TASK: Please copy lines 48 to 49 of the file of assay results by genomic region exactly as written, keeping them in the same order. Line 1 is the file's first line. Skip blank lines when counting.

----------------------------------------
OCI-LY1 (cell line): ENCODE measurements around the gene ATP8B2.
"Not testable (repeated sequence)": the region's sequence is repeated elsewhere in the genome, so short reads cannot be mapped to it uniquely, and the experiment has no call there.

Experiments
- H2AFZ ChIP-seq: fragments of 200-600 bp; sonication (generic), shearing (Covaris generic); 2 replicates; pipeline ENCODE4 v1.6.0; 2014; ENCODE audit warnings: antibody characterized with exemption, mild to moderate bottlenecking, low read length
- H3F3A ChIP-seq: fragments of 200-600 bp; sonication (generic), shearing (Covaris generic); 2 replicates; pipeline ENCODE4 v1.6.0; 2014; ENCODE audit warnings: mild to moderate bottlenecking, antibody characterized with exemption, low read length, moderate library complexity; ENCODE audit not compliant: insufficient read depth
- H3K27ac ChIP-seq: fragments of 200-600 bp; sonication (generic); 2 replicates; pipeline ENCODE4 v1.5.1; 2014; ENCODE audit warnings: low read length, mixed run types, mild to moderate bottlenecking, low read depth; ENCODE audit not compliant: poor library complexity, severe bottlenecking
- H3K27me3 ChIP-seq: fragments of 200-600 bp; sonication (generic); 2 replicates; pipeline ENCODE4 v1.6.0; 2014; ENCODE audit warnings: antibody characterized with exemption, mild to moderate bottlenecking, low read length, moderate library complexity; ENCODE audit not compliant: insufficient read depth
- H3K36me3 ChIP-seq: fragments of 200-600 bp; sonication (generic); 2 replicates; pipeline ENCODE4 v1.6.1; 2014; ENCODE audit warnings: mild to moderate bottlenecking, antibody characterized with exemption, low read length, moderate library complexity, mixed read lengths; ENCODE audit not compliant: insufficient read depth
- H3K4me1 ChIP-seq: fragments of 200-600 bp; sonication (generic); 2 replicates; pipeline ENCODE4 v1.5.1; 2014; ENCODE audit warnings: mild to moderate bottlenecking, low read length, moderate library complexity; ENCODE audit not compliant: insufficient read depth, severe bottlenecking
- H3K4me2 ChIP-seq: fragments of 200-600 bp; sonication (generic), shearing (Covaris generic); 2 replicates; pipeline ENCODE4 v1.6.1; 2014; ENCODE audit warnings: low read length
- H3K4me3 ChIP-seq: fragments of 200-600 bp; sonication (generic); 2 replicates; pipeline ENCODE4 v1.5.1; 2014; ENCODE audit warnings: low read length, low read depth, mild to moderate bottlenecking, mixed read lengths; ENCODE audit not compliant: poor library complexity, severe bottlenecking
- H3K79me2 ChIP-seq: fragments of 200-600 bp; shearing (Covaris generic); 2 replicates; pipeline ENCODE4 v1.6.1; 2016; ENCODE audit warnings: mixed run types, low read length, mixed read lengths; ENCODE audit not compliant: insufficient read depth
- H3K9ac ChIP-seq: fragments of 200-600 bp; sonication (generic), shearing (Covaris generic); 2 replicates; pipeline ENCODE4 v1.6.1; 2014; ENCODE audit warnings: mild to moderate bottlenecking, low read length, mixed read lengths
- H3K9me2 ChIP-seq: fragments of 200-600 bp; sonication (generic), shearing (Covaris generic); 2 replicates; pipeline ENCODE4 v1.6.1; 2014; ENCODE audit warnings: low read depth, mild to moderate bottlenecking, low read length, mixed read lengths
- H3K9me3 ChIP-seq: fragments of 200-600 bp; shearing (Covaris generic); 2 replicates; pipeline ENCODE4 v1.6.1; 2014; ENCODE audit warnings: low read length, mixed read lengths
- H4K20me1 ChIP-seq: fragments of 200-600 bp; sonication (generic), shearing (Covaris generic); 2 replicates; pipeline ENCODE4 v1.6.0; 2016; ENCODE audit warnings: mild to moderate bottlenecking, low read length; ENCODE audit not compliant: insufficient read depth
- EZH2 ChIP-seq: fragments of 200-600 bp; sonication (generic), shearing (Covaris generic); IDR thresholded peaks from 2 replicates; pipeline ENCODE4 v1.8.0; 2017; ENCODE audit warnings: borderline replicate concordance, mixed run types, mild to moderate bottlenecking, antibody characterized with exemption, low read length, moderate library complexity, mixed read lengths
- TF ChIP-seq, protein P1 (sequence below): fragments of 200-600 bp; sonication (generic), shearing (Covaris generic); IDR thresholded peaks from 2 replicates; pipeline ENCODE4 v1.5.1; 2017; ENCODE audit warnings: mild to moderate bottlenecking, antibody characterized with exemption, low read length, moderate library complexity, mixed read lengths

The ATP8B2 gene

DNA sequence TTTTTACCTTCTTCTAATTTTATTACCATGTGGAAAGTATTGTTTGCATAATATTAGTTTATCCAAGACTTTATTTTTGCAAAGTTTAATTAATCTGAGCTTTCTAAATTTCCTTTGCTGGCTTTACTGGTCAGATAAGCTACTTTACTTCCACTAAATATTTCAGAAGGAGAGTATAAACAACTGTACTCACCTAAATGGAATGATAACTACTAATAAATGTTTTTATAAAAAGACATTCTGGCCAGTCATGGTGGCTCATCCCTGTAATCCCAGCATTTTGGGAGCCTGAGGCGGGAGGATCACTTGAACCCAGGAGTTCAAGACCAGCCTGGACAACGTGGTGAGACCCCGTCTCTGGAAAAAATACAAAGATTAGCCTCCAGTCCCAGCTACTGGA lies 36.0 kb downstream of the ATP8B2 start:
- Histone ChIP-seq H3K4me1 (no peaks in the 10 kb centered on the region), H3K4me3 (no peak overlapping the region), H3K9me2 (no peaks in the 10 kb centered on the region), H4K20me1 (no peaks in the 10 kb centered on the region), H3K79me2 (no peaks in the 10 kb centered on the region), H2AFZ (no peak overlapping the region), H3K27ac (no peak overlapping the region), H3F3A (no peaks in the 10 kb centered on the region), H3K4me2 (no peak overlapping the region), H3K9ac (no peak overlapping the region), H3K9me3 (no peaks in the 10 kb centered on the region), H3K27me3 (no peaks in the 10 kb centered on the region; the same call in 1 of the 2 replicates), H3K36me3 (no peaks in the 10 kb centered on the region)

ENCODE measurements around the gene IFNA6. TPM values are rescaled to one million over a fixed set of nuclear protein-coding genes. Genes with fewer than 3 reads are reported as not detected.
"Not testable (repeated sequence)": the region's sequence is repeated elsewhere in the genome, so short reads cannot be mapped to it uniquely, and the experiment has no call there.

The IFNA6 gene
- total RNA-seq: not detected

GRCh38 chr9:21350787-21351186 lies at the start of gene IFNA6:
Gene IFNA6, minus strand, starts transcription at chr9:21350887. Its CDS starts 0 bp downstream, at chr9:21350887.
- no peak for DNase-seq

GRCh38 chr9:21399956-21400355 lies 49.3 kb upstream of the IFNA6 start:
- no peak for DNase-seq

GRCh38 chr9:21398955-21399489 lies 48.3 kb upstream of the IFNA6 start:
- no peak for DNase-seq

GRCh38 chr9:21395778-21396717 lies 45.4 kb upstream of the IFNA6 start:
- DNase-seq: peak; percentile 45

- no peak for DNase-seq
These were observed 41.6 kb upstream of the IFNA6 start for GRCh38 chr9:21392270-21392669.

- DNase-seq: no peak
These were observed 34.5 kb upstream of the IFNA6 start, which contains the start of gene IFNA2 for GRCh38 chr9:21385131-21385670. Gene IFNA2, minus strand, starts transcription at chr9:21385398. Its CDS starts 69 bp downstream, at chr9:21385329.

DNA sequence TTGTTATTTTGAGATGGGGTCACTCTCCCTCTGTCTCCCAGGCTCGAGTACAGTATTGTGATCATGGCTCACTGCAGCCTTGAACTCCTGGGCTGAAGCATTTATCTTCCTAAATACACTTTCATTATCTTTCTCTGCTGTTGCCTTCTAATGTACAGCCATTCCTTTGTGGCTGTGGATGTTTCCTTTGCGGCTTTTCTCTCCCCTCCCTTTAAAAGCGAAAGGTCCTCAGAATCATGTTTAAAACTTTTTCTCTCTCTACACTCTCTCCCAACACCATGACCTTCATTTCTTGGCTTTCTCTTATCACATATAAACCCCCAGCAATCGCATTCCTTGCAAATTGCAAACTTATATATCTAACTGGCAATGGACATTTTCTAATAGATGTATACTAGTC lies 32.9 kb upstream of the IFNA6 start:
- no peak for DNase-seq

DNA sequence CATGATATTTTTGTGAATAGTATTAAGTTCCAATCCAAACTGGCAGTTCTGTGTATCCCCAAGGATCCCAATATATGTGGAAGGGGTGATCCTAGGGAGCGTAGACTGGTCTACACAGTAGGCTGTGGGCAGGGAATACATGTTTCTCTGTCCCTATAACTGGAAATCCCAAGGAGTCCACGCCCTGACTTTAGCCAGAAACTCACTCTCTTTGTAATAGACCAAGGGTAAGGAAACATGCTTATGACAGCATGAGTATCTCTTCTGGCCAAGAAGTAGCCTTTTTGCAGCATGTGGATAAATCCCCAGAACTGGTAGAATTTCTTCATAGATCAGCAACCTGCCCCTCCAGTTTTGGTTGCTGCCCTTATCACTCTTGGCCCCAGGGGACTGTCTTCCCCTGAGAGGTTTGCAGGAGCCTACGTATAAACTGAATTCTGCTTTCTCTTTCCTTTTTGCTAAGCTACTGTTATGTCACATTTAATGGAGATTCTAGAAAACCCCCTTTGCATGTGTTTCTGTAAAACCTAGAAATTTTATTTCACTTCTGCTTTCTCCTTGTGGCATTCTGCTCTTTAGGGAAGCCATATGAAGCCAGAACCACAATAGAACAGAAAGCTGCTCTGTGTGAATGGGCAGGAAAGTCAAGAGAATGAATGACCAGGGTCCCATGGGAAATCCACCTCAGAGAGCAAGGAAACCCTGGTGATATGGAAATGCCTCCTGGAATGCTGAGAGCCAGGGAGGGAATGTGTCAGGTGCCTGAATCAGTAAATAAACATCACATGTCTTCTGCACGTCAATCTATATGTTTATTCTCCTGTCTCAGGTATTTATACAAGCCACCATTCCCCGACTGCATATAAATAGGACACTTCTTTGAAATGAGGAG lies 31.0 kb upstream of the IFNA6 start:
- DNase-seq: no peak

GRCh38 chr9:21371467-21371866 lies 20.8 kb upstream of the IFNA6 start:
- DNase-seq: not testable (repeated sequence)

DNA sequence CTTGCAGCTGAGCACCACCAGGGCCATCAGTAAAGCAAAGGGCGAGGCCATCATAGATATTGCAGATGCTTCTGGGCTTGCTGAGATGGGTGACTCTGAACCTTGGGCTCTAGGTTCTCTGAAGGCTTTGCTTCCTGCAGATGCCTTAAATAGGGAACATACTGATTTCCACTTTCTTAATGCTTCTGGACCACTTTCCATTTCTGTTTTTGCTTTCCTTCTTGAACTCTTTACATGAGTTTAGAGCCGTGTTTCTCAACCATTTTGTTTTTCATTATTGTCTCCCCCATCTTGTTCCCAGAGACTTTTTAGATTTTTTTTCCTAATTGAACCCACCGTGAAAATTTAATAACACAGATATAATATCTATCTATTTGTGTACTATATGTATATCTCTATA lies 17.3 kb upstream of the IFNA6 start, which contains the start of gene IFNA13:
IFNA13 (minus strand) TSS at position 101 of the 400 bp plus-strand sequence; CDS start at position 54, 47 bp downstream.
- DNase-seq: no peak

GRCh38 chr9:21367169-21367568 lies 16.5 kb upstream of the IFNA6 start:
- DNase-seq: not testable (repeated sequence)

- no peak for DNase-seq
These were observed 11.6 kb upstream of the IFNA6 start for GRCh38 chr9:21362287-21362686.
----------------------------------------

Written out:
GRCh38 chr9:21367169-21367568 lies 16.5 kb upstream of the IFNA6 start:
- DNase-seq: not testable (repeated sequence)